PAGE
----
My advice #1... Befriend the staff/Manager/owner of a Chinese or Asian restaurant (becoming a regular helps big time) and ask the chef for seasoning your wok, when you have the power burner to cook with a wok, the process takes no more than 3 minutes and is an operation that is performed on a daily basis -sometimes twice a day- , so, you're not asking for a biggie. The patina that you get with a wok range is almost impossible to get with a home or even a professional western style stove.
-Once you got your good patina courtesy of your Asian restaurant friends, don't use your wok for boiling water (No cooking pasta or steaming dumplings) use another pot or even another wok to do so.
-Please don't cook acidic stuff on it for long time (example: Cooking a big batch of sweet and sour sauce... You can make the sauce by the order and on a very high flame, for your sweet and sour pork in your wok, no problem with that... But if you're planning on cooking a batch of sauce in advance, use another pot or pan. Acids and long simmer times are patina killers.
In the restaurants we do that because we can afford it, if our patina gets damaged, within minutes we get a new one... You can't do that at home or you'll damage your hardly earned patina.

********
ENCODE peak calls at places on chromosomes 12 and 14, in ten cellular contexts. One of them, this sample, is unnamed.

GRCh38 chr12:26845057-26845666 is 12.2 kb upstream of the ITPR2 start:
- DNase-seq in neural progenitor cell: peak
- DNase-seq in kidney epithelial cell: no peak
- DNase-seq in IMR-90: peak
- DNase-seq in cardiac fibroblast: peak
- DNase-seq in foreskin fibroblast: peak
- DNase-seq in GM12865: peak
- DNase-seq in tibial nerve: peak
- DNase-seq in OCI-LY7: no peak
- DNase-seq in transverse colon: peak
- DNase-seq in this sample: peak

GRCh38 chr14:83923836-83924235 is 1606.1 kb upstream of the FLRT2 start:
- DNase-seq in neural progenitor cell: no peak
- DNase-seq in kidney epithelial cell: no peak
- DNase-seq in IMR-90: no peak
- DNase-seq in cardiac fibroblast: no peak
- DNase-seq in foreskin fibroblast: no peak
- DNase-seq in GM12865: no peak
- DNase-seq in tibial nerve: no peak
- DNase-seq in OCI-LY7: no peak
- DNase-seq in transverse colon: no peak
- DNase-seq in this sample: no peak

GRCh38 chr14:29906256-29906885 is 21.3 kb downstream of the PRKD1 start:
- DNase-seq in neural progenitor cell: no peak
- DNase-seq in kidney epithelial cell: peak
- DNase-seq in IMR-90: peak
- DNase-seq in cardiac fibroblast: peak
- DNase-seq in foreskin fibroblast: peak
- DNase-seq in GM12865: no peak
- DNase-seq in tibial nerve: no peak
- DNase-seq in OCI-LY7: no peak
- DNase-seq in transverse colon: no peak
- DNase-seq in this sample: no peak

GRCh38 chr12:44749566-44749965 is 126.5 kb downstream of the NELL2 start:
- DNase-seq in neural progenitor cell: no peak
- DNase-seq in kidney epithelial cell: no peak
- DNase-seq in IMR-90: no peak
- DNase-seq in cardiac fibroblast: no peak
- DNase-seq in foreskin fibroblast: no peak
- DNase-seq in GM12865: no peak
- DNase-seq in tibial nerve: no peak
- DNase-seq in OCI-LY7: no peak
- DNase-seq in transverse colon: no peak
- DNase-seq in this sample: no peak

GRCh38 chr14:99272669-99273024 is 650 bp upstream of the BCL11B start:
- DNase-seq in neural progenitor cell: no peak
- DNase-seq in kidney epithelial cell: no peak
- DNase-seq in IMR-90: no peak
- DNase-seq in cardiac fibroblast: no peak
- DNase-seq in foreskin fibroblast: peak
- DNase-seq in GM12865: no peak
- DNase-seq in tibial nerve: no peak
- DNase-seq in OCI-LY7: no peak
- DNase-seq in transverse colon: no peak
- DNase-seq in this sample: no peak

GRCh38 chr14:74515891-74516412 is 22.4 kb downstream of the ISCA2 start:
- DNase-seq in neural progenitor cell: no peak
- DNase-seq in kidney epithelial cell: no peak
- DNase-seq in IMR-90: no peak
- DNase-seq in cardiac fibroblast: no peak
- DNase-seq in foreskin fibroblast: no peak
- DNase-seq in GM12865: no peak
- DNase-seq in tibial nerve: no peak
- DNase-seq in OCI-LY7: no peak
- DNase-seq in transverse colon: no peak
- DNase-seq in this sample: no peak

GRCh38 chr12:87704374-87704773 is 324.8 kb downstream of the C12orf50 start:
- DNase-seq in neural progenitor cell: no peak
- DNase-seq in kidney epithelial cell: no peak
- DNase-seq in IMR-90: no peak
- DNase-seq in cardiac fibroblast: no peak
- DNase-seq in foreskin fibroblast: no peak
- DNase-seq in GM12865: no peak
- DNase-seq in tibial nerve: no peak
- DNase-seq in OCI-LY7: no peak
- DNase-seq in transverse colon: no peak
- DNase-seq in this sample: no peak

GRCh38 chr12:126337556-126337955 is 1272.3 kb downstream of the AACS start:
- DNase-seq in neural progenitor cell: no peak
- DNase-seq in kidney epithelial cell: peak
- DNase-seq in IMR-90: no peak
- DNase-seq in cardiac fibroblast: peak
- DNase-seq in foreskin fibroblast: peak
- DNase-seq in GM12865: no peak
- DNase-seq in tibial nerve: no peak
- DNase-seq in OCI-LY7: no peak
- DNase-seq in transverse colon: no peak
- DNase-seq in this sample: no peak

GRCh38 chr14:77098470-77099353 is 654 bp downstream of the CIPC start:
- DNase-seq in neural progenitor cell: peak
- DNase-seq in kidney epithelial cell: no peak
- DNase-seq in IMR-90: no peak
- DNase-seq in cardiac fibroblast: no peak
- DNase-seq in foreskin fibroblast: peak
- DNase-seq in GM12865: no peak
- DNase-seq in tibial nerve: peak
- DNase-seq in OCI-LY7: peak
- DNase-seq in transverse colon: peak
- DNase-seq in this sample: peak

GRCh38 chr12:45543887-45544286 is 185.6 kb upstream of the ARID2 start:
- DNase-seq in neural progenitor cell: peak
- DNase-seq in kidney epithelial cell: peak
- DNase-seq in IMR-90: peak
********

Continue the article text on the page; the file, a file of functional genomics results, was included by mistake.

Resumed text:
-Use your wok for deep frying... Woks love that and it's like magic for the patina, whenever our main saute wok starts getting a bit sticky, we just switch it from the one that is being used for deep frying ,and you get a non-stick wok in the middle of the service without any kind of hassle or delay, when we get that one a bit sticky too -many dishes later-... We proceed the same way and use again the wok that got a bit sticky at first and voila... A wok that doesn't stick.
-Before using your wok, heat it until you start seeing some smoke, inmediately add some oil and try to make an even layer... When it starts smoking slightly, add more oil and proceed to cook.
I have 15 years cooking with woks and are still one of my favourite devices... I have a ton of big boy toys in my kitchens... But there is some magical thing about the feeling of a perfectly seasoned wok and the roaring fire of a Chinese range.
Advices on following my #1 advice... Don't ask for that kind of favor at the rush hour , and tip, or at least try to tip the cook/chef that helped you to season the wok, they may not ask or even accept the tip but to make sure that next time that you need them to retouch your wok they will be there for you, showing some diplomacy will help big time.
Best regards from México